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Help!! Should I transfer to another university?

Hello. I’m an international student currently in my first year of Economics at Brock. Since I arrived here I’ve heard from many people that Brock isn’t as prestigious as many other Canadian universities.
For this reason I’ve been considering about transferring to McGill, McMaster or Western. My high school GPA is around 3.5 and Brock so far has been extremely easy for me, so I’m confident that by the end of my first year I’ll have a GPA of at least 3.8.
With that being said, could you give me your opinion on Brock? Should I really try to transfer? And if I do, which of the mentioned universities would be the best for my program? Would I have a decent chance of being accepted?
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Honestly, at the end nobody cares where you went because a degree is a degree no matter where it comes from. A degree looks the same no matter where it comes from. If you think maybe Brock is too easy and you really want to go for it, switch. However it may be stressful and you may hate the new uni you attend. Brock is an amazing school and I'm looking to attend there myself. It's up to you but don't put all the work in to switch just because you think it's not prestigious because a degree is a degree. I would just be thankful I have such a good GPA and that I'm enjoying my university experience.
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Is this a joke? Your GPA is (or will be) in the top 5% at Brock and you want to switch? Maintain those grades and you can get into masters and professional programs at U of T and McGill. You can go study a masters in economics or mathematics from Waterloo. You can go to law school at U of T or Osgoode. Brock is certainly not a reputable university, but nobody cares about undergraduate reputation for an economics degree. You're in a social science program and think switching to McMaster, McGill or Western is going to make your degree seem any more impressive? Should I bow down to U of T women's studies majors as well?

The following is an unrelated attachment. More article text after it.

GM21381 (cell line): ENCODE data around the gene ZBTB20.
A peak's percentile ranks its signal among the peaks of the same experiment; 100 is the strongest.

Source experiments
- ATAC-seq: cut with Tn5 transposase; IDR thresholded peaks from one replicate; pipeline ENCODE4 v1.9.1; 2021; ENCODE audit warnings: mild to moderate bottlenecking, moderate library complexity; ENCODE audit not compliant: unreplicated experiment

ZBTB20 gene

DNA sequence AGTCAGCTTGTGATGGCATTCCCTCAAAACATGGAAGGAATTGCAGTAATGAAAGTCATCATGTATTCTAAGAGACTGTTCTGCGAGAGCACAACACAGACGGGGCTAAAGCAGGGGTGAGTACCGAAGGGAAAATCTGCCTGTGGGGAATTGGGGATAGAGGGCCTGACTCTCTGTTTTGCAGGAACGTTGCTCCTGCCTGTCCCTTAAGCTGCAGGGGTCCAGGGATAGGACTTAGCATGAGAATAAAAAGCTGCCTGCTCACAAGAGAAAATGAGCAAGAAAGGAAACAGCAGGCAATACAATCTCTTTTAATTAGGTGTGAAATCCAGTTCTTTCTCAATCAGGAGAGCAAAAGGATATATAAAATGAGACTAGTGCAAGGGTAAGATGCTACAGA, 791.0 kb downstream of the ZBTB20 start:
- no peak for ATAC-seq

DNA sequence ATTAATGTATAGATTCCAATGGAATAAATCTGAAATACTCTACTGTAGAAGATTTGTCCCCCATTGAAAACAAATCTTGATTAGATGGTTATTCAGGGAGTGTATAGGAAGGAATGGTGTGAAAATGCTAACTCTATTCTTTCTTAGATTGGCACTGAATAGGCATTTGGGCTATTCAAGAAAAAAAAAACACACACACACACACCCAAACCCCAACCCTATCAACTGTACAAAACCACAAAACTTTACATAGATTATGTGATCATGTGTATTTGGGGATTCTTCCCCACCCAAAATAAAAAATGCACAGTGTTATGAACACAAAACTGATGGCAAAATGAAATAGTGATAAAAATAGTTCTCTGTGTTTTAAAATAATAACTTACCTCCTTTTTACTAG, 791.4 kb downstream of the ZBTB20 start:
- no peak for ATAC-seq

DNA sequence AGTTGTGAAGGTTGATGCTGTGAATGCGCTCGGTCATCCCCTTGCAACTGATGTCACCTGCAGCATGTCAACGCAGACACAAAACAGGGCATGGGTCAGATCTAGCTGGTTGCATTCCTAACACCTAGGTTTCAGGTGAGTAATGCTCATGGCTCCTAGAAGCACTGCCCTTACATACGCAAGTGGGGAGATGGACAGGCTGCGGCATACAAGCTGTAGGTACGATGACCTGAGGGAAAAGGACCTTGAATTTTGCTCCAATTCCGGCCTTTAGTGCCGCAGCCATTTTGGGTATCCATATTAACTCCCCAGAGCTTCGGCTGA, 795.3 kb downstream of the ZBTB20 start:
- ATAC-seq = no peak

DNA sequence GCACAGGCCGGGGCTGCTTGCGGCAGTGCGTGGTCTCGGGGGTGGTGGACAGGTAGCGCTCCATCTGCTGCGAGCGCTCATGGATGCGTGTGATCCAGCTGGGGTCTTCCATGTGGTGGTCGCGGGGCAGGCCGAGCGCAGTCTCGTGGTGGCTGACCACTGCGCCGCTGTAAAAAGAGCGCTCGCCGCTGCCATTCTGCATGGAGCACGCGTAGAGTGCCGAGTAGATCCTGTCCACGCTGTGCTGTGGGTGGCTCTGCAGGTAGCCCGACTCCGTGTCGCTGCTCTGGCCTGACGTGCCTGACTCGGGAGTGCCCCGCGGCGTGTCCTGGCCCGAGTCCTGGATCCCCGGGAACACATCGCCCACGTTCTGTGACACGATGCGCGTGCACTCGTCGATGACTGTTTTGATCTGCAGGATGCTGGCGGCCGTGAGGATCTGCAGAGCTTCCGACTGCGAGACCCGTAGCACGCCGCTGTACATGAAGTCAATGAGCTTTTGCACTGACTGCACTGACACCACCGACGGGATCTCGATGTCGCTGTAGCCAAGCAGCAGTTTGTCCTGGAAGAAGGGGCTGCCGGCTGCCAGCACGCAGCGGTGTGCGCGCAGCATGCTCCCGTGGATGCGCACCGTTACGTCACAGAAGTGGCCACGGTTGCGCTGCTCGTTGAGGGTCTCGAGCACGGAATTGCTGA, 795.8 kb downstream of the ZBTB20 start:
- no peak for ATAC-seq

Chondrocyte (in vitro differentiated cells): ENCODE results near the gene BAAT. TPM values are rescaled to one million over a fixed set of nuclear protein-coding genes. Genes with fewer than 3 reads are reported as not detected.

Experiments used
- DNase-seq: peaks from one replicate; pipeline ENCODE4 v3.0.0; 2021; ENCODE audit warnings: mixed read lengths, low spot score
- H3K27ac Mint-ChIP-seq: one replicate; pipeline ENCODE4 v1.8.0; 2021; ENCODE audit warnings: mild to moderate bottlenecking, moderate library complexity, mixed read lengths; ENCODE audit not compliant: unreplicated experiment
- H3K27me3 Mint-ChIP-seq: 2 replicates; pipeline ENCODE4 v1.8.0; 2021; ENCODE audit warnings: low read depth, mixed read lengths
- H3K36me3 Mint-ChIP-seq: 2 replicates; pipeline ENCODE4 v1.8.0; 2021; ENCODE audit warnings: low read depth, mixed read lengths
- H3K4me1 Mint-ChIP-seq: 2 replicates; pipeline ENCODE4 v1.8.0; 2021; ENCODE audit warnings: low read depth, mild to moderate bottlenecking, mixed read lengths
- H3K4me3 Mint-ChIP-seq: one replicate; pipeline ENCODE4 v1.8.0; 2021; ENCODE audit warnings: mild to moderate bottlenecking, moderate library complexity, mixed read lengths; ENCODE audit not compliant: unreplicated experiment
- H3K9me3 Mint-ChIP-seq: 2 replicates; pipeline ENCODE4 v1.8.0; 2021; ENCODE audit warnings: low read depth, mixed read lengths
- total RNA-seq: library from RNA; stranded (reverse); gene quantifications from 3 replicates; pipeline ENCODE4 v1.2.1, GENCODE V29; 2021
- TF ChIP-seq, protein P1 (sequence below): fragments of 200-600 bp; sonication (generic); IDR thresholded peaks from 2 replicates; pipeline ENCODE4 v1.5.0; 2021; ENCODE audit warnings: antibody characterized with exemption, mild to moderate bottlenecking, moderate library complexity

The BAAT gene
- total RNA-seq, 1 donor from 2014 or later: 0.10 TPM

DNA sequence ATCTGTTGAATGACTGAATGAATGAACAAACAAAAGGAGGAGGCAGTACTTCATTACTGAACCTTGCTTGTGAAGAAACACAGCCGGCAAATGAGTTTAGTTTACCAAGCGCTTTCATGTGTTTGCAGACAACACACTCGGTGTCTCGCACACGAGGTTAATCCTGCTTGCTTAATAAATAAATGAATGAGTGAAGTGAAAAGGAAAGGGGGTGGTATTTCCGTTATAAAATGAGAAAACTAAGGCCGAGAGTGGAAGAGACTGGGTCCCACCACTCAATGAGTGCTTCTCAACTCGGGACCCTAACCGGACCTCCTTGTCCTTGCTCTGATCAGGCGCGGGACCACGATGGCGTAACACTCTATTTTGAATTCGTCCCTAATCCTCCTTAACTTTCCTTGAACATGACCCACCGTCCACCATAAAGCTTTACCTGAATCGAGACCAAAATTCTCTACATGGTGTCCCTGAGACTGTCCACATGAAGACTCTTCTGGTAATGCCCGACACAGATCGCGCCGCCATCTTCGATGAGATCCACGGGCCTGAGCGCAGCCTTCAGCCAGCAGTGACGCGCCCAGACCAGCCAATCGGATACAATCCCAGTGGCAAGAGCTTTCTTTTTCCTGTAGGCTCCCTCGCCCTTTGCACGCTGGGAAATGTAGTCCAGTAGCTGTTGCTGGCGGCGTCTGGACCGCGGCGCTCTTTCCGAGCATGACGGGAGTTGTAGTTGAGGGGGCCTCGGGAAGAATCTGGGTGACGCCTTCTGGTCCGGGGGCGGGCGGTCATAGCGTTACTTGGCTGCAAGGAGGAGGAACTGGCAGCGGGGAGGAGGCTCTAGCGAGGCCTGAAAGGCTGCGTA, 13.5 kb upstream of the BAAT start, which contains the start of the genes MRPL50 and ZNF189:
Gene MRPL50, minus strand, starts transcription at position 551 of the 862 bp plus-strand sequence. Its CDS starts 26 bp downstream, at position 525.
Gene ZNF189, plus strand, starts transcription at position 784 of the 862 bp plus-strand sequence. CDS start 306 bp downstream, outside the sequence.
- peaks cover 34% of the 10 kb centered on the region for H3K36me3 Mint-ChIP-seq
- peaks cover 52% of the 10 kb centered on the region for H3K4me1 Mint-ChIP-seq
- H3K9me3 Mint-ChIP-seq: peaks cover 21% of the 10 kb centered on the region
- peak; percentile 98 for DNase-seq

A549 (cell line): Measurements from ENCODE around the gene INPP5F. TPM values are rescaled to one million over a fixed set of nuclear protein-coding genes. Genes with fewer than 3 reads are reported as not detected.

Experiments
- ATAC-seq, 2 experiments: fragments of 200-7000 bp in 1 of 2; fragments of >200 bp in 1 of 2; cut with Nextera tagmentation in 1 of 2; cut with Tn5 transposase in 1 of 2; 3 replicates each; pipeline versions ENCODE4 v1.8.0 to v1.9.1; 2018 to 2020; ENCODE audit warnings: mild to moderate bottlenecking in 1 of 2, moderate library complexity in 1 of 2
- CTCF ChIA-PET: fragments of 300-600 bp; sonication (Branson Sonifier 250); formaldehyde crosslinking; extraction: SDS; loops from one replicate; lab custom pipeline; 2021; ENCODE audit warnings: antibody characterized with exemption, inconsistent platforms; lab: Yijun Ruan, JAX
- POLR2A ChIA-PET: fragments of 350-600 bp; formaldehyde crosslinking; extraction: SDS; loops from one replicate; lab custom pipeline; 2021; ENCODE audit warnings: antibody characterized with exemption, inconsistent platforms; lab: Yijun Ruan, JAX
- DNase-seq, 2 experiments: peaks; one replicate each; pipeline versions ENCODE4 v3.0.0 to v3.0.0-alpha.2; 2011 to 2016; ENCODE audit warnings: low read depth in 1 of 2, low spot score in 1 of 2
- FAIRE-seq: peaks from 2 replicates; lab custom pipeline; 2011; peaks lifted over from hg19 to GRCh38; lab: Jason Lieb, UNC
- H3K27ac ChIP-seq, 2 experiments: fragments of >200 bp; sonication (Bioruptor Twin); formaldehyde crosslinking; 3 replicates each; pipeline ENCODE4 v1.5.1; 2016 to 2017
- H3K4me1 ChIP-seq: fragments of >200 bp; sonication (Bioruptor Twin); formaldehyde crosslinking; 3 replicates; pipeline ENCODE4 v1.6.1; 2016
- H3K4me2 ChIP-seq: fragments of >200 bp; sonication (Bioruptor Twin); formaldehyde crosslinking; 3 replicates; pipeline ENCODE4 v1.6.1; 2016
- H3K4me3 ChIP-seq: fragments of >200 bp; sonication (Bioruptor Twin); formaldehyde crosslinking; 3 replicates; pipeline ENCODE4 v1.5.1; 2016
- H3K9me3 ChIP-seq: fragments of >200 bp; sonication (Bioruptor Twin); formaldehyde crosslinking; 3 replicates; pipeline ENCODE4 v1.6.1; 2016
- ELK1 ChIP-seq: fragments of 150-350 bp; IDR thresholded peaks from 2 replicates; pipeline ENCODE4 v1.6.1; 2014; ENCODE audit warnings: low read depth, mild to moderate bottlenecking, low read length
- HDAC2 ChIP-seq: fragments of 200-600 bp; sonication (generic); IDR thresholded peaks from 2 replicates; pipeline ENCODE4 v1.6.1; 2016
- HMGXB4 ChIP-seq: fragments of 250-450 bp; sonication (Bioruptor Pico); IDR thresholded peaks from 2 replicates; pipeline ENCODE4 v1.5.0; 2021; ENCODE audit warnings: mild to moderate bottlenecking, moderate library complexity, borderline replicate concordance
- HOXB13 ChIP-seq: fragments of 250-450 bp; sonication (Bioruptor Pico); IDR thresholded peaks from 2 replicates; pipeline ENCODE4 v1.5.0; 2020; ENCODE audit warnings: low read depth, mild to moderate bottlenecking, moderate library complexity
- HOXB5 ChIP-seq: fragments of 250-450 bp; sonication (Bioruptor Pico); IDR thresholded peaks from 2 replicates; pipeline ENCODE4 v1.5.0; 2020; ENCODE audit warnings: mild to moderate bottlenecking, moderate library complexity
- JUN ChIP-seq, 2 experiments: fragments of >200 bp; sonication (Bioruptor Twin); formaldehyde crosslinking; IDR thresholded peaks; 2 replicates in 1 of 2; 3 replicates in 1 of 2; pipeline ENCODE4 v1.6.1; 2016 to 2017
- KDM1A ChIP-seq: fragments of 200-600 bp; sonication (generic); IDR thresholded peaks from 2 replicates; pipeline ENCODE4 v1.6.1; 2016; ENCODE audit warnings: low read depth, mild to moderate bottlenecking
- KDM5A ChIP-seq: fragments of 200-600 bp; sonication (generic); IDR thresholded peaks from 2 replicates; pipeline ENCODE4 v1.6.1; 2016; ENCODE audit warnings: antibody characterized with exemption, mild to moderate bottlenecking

Grades matter a lot more in undergrad than school name. School name only really matters for business school (Ted Rogers vs Smith). People won't take you seriously if you're worried about reputation for a Canadian arts degree. Know the difference. My friend has an econ degree from U of T and was working as a clerk for a year before he landed an entry level job at a small business working underneath a Ryerson grad. My friend also didn't have a lot of work experience and very average grades. I hope you're at least aware of the fact that high grades = opportunities and interviews. Good luck getting interviews as a B- or C student from McGill economics.
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+1 Economics as an undergraduate program isn't going to get you far in terms of employment. It is a springboard to graduate or professional studies. For that GPA is what is going to matter, not the reputation of your school. You are doing really well at Brock and if you are happy, stay put. Reserve those more "prestigious" schools for post-grad.